Julius Onah’s The Cloverfield Paradox has had quite a journey to our screens. It’s been in production since 2012 as The God Particle, kicking off under the guise of being completely unconnected to the Cloverfield franchise (much like 10 Cloverfield Lane before it). Four years later, it was announced as the third in J.J. Abrams’ quickly expanding science fiction anthology franchise before apparently falling into development hell with multiple release date changes.
Personally, I’ve been desperate for the movie’s release since the announcement of Gugu Mbatha-Raw and David Oyelowo’s casting. (Science fiction is often homogeneously white, and God Particle promised a more realistic and representative take on the genre.) So as I sat covering the Super Bowl, I was utterly delighted to see the trailer for The Cloverfield Paradox pop up, and even more intrigued when it was confirmed that it would release on Netflix that very same evening. All at once, my long wait for this movie was over!
The Cloverfield Paradox is a beautiful film—the kind of film you enjoyed so much on Netflix that wish you could see it in theaters. As we venture into the depths of the Cloverfield space station by way of cinematographer Dan Mindel’s sleek photography, you can’t help but imagine how the movie might’ve looked on the big screen. Meanwhile, the film’s references are loving and well thought out, while the original direction and diverse cast keep you from ever feeling like you’re watching something that’s been done before.
Space travel has long been the stuff of speculative fiction nightmares, and The Cloverfield Paradox doesn’t shy away from the potential horrors of the future. We are introduced to the crew of the Cloverfield after meeting Gugu Mbatha-Raw and her partner who quickly let us know that Earth is in the midst of a massive energy crisis. Gugu’s Ava has the chance to embark on an international mission to harness a massive power source on the outskirts of the Earth’s atmosphere. Things quickly go awry as the ship’s particle accelerator creates a massive power surge, flinging Mbatha-Raw, Daniel Brühl, Aksel Hennie, Chris O’Dowd, John Ortiz, David Oyelowo, and Zhang Ziyi into a surreal environment where everything and anything is apparently possible.
At its best, The Cloverfield Paradox is a fantastically tense locked room mystery in space, playing off complex concepts like quantum entanglement theory. In its weaker moments, it’s a solid sci-fi that leans heavily into the giants who’ve walked before it, whether it’s the suspicion and paranoia of The Thing or the brutal industrial body horror of Tetsuo the Iron Man. The film’s true strength comes from its vision and incredibly strong cast.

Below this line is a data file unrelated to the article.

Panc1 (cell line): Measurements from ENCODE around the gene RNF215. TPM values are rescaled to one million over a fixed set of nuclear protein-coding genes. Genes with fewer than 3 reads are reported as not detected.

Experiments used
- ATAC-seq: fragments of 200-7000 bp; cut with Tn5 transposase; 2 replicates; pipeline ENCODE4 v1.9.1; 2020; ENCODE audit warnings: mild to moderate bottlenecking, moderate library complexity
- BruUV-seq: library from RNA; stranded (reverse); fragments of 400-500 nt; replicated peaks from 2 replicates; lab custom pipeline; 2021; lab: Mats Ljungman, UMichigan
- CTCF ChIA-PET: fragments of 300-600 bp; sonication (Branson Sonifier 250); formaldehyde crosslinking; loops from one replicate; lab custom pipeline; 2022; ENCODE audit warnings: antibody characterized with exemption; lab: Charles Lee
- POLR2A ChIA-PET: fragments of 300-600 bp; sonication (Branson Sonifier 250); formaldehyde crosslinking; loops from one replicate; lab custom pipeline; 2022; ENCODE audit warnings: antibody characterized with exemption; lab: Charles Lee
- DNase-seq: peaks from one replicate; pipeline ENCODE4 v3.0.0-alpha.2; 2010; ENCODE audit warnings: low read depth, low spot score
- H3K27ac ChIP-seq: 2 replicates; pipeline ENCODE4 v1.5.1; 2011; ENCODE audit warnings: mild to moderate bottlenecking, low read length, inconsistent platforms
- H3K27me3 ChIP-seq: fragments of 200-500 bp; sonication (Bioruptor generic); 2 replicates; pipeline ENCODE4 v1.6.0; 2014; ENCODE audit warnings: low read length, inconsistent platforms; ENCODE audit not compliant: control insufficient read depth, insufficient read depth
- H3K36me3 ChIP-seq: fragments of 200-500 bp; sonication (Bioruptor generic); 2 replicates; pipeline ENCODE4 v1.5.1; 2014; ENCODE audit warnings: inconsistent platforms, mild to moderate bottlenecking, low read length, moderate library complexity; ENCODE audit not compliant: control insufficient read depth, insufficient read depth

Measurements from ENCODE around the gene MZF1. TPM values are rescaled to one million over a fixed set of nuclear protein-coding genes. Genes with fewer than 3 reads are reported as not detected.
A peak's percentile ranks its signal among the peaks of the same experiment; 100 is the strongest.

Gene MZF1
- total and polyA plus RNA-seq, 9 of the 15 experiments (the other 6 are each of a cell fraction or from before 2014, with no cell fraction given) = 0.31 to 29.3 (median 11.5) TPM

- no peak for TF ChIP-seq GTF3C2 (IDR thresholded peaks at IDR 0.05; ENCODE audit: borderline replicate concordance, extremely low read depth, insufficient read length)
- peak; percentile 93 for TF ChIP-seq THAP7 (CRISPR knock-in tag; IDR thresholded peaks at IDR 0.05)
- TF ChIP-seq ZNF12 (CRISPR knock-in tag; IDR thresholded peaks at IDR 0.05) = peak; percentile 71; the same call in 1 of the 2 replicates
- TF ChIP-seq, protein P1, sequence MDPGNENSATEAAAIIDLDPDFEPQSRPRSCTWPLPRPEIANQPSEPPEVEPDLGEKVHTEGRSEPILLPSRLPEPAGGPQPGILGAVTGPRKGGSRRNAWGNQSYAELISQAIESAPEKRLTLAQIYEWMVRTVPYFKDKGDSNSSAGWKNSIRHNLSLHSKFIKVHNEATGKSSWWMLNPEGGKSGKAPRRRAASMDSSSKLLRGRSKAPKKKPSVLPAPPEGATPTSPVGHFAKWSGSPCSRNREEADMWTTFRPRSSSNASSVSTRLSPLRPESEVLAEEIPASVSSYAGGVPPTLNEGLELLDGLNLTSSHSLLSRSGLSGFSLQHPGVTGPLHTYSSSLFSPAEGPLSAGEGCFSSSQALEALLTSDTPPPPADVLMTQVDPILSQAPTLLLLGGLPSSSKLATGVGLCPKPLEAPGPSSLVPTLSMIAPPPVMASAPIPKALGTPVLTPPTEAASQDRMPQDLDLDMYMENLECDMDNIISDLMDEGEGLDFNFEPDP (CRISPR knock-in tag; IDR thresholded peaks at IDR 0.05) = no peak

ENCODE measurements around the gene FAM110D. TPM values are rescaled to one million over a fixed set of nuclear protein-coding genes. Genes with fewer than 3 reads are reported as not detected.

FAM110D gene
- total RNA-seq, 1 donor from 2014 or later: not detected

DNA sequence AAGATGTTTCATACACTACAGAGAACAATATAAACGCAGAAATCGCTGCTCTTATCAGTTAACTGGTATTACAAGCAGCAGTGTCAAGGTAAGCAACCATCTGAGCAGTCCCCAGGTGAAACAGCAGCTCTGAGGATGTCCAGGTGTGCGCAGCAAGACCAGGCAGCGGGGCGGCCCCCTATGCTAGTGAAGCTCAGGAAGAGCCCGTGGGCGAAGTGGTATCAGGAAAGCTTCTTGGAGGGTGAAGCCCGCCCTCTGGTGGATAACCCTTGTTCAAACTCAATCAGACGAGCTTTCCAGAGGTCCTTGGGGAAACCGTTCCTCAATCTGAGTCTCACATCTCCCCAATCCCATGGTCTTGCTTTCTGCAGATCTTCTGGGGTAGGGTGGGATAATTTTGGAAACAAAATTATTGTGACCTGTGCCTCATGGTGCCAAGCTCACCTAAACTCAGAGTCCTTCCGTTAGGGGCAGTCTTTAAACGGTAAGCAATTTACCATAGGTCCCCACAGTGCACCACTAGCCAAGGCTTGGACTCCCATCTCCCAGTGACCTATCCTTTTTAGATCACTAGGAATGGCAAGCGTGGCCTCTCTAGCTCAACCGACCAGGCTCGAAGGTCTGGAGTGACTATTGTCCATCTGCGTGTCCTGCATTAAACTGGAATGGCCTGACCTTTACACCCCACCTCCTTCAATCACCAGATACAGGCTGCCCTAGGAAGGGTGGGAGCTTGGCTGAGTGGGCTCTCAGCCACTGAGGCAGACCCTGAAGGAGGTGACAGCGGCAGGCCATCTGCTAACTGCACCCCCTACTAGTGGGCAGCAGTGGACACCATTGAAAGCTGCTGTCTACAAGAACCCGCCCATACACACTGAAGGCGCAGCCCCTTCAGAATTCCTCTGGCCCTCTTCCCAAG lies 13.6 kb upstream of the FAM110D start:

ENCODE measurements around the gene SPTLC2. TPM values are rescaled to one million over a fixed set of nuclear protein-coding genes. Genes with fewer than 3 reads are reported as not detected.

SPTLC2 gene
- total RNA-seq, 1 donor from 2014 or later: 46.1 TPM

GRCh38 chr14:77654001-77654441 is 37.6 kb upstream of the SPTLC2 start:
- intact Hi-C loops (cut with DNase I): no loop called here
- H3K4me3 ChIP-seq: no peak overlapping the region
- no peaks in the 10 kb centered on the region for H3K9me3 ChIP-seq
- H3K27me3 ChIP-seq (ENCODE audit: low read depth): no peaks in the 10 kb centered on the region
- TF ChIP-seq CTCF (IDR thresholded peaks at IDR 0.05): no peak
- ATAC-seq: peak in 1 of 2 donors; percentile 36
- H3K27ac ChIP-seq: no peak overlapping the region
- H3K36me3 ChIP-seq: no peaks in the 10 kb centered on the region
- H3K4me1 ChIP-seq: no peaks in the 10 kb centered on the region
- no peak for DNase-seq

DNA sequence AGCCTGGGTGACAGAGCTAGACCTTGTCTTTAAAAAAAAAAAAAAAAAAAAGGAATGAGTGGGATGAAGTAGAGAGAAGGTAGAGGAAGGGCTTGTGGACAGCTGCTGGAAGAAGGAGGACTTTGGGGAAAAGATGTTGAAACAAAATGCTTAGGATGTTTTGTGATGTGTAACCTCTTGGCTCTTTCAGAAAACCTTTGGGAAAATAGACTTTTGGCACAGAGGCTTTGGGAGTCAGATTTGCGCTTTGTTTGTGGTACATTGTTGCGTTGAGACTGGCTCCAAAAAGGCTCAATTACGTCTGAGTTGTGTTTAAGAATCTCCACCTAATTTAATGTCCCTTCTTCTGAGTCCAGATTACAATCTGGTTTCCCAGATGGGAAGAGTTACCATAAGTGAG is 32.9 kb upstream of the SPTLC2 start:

Gugu Mbatha-Raw is a revelation, thoroughly deserving of leading lady status as a modern take on Alien‘s Ripley. Though introductions for the rest of the cast are rushed, we get to know the characters through subtle moments rarely explored in other genre movies, like the realities inherent in having an international crew when the world is on the brink of an impending apocalyptic crisis. The brevity of the exposition actually adds to the tight narrative, and each character winds up bringing something to the ensemble.
If J.J. Abrams intends the Cloverfield universe to be a Twilight Zone-esque episodic drama, then The Cloverfield Paradox is a fantastic addition. The film works as a singular entity that hints at a larger world while managing to tell a classic story that lovingly looks back at movies like Alien and Event Horizon without ever truly committing to the horror aspects of either. There’s a reading of the film that explodes the entirety of the Cloverfield lore and timeline, but I’ll leave that for you to discover on your own.
If The Cloverfield Paradox fails anywhere, it’s in its minimalism. It’s an incredibly slick space thriller, and though it does add to the greater lore of the Cloverfield universe, it could arguably have been just as successful a story without belonging to that particular canon. While the film satisfied my need for inclusive, exciting, and intimate science fiction, I can see how for some it may play it a little too safe to be truly revolutionary. But if you’re looking for a tight and engaging genre movie with a radical Black female lead, this film succeeds on almost every level.
Rating: 4 burritos
More movie stuff from game night!
- Jeff Goldblum has a Jurassic Park flashback
- Every single Marvel hero gets the spotlight in this Infinity War teaser
- Dundee reveals its true form: a Super Bowl ad!
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